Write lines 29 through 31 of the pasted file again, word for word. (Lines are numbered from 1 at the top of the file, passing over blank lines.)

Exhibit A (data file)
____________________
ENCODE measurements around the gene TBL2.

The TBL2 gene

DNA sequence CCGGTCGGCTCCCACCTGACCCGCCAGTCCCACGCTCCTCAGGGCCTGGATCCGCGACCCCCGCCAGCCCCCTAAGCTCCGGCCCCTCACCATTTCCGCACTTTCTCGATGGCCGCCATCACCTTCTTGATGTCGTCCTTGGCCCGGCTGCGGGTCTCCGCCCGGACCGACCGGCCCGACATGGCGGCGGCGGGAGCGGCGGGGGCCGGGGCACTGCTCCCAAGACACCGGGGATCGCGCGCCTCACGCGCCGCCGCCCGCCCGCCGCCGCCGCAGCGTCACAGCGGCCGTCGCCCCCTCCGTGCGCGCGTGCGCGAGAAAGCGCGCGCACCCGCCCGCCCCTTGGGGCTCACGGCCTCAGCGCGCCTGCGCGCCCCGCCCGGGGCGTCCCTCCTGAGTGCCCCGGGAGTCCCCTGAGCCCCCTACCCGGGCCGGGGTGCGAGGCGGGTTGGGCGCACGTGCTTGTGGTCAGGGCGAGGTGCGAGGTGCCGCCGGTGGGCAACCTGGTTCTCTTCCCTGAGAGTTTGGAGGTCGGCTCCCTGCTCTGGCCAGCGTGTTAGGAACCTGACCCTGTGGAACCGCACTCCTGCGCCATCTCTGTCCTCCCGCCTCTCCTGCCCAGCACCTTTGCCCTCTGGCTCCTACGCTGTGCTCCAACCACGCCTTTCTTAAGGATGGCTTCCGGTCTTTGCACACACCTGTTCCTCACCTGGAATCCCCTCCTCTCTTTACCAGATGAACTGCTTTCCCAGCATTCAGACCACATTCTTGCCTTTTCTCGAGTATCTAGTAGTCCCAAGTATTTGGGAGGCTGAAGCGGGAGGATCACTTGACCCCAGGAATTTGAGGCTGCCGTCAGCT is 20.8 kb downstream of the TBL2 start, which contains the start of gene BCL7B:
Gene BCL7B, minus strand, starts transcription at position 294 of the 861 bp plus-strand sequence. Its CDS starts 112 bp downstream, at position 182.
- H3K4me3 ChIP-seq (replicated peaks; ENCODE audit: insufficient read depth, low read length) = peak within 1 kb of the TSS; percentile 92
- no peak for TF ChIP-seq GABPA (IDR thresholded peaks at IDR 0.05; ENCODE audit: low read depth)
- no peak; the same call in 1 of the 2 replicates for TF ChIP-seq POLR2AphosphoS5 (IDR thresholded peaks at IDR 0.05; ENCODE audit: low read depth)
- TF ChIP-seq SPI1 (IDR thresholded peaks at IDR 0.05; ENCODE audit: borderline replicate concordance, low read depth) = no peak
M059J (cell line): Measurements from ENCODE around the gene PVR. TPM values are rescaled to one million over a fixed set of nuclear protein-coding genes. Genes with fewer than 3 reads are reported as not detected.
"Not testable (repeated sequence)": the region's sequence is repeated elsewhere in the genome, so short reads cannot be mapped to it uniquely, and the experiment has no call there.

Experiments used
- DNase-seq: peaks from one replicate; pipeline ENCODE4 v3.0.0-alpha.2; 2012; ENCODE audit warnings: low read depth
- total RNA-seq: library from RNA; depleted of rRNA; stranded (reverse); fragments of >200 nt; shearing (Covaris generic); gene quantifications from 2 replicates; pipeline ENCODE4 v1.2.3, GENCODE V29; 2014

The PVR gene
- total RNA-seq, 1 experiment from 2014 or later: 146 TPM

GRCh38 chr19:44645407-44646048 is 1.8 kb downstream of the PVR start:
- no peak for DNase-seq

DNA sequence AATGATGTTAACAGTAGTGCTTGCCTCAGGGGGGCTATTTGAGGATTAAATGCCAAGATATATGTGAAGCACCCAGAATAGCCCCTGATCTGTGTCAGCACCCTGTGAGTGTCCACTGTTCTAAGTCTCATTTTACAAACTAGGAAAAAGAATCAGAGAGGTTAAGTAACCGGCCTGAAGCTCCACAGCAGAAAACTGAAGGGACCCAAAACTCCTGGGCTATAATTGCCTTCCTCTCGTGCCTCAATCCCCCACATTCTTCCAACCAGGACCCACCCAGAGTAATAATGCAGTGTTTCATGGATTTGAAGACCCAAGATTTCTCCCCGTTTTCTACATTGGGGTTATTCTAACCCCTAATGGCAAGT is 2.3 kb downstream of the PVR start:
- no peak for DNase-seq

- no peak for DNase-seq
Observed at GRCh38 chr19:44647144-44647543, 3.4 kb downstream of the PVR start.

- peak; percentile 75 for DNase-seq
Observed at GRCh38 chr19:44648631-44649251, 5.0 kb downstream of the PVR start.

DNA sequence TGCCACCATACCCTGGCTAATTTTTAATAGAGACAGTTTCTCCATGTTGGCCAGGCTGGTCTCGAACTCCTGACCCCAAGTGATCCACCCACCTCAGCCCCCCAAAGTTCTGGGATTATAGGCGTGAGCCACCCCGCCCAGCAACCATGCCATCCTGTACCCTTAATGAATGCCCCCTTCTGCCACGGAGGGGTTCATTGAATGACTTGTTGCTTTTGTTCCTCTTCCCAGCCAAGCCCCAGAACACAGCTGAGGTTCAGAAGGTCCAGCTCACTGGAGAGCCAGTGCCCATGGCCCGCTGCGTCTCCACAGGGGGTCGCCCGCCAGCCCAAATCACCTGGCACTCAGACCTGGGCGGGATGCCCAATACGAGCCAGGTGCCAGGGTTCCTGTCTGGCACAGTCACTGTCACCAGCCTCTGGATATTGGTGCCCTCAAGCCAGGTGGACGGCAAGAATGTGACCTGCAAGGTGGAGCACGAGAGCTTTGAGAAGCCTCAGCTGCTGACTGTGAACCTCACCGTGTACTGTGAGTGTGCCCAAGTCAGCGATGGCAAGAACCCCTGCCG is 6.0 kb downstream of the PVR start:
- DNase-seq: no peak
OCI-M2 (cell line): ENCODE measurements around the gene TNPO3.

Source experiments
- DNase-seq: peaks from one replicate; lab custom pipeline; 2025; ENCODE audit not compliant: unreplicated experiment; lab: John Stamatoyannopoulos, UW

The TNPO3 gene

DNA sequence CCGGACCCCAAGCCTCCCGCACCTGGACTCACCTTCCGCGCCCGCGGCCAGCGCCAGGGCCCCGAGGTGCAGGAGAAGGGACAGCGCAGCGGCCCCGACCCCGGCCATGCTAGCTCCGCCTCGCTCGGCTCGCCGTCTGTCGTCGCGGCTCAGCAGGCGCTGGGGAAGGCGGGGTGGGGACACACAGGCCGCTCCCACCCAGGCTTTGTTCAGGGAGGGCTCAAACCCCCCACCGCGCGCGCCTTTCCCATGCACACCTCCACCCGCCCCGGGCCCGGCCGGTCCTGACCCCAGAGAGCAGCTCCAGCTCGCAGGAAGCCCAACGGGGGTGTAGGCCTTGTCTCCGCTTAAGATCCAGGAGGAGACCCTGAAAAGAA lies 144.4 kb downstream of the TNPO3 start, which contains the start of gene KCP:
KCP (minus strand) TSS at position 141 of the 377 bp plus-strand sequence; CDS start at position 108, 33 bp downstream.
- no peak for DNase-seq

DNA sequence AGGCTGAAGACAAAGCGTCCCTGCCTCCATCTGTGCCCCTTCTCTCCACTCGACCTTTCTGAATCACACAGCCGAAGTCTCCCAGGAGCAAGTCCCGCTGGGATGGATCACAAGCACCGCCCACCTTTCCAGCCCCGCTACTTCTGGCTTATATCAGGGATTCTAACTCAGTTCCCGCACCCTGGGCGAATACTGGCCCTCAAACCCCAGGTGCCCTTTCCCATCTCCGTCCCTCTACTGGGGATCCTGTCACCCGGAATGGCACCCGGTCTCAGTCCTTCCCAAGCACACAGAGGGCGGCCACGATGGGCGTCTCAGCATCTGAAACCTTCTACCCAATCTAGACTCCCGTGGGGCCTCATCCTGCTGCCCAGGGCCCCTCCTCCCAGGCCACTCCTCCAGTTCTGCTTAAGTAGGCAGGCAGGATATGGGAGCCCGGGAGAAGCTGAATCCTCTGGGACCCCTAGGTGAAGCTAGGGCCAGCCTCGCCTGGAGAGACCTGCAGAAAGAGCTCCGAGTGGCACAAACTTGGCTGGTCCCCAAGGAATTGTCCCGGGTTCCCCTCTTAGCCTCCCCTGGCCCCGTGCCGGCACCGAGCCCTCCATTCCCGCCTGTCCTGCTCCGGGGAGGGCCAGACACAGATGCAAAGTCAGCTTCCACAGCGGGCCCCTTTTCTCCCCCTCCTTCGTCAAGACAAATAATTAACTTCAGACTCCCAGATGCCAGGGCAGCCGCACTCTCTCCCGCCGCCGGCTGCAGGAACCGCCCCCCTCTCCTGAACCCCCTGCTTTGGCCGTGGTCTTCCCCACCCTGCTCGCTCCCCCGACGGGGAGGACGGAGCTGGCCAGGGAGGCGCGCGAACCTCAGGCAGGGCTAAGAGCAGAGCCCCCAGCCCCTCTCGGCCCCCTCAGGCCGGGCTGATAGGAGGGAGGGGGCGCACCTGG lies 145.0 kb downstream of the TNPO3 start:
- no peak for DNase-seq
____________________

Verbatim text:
The TNPO3 gene

DNA sequence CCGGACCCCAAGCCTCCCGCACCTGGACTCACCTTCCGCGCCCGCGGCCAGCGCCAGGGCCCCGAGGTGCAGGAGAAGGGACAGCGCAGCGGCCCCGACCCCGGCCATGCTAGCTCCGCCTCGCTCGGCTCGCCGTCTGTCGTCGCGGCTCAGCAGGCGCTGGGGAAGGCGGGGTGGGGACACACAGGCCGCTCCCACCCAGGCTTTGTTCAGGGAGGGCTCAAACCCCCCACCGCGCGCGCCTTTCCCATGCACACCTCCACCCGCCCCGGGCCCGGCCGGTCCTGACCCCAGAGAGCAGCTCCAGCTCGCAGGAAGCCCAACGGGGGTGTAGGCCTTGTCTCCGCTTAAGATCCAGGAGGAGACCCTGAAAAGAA lies 144.4 kb downstream of the TNPO3 start, which contains the start of gene KCP:
KCP (minus strand) TSS at position 141 of the 377 bp plus-strand sequence; CDS start at position 108, 33 bp downstream.